The film feels lived-in despite its glaringly mannered dialogue and charmingly eccentric characterizations.
David Fincher’s film maintains a consistently bleak atmosphere that elevates it above its sloppy sequel.
The insensitivity of director Walter Hill’s The Assignment springs from an over-abundance of caution.
A Monster Calls is both governed and straitjacketed by director J.A. Bayona’s competent impersonality.
The film’s dialogue is entertainingly hard-boiled, and the performances knowing without ever being arch.
Compassionate and structurally intriguing, Ingrid Bergman: In Her Own Words is a stellar portrait of a great artist.
Comparisons to Steven Spielberg’s The BFG and Spike Jonze’s Where the Wild Things Are will be inevitable.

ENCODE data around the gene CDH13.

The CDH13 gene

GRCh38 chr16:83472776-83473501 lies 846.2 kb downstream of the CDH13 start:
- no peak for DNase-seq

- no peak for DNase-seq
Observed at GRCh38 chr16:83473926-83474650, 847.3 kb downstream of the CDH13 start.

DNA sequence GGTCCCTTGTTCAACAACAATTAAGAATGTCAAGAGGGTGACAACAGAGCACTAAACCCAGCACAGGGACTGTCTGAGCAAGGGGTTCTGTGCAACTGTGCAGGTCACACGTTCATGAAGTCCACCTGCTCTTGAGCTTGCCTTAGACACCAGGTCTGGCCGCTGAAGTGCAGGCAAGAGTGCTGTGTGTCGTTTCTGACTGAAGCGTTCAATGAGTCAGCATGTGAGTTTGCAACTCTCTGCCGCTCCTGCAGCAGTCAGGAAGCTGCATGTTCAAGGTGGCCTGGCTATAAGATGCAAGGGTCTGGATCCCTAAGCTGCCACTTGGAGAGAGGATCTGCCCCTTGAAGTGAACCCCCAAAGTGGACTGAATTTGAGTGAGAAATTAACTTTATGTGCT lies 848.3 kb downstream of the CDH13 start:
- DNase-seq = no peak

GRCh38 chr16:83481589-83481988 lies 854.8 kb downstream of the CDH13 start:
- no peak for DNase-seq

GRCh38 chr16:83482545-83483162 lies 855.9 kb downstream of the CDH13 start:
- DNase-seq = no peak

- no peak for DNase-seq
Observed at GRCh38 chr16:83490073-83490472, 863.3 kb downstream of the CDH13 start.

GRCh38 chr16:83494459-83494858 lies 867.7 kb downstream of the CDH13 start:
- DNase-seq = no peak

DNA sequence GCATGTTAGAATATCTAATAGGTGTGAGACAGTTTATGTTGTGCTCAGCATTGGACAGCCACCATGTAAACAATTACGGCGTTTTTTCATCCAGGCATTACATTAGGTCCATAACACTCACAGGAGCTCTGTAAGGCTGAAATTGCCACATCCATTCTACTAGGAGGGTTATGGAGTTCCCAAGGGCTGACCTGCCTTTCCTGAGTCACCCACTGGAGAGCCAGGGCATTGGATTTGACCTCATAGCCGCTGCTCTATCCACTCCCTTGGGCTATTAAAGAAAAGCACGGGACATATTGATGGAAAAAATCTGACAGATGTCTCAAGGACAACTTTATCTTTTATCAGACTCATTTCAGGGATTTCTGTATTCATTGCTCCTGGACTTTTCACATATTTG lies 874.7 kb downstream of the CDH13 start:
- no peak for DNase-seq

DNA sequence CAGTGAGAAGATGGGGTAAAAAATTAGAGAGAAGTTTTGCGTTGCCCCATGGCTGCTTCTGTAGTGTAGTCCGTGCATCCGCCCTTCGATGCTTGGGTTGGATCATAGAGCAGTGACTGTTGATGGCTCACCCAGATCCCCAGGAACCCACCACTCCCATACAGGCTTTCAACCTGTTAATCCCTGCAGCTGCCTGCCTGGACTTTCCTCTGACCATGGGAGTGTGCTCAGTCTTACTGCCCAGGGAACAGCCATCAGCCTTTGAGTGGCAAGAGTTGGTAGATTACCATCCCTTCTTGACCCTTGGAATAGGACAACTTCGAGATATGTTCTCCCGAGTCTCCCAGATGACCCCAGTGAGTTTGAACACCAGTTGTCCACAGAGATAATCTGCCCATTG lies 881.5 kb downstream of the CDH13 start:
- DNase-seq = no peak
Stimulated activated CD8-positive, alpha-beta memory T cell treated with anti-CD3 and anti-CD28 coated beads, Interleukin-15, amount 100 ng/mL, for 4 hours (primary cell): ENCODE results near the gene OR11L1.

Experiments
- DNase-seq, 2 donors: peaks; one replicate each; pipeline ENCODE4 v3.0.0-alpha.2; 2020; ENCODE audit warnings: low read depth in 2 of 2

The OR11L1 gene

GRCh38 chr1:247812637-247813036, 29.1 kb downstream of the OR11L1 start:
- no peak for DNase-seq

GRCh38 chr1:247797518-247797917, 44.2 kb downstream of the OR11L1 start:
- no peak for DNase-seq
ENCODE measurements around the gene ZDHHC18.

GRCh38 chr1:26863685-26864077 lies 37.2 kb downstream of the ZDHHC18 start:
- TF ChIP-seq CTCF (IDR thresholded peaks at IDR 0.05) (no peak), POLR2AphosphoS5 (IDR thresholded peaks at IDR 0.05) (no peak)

The film follows its predecessor in being broadly concerned with comforting notions of home and family.
It highlights the potent dichotomies that, combined with Bergman’s relatively unmediated beauty, made the actress luminescent both on and off screen.
Its exasperating atonality washes out any legitimate idea about identity, education, nature versus nurture, or artificial intelligence.
It doesn’t take long to realize that Ridley Scott’s adaptation is only aiming for certain forms of credibility, and callously eschewing others.
All of them have earned their right to be here, either by standing on the shoulders of giants or wildly impaling creatures of the night.
Its greatest act of public service is the outrageously comforting notion that honest and humane politicians might actually exist.
Geek is its own language, and Paul speaks it fluently.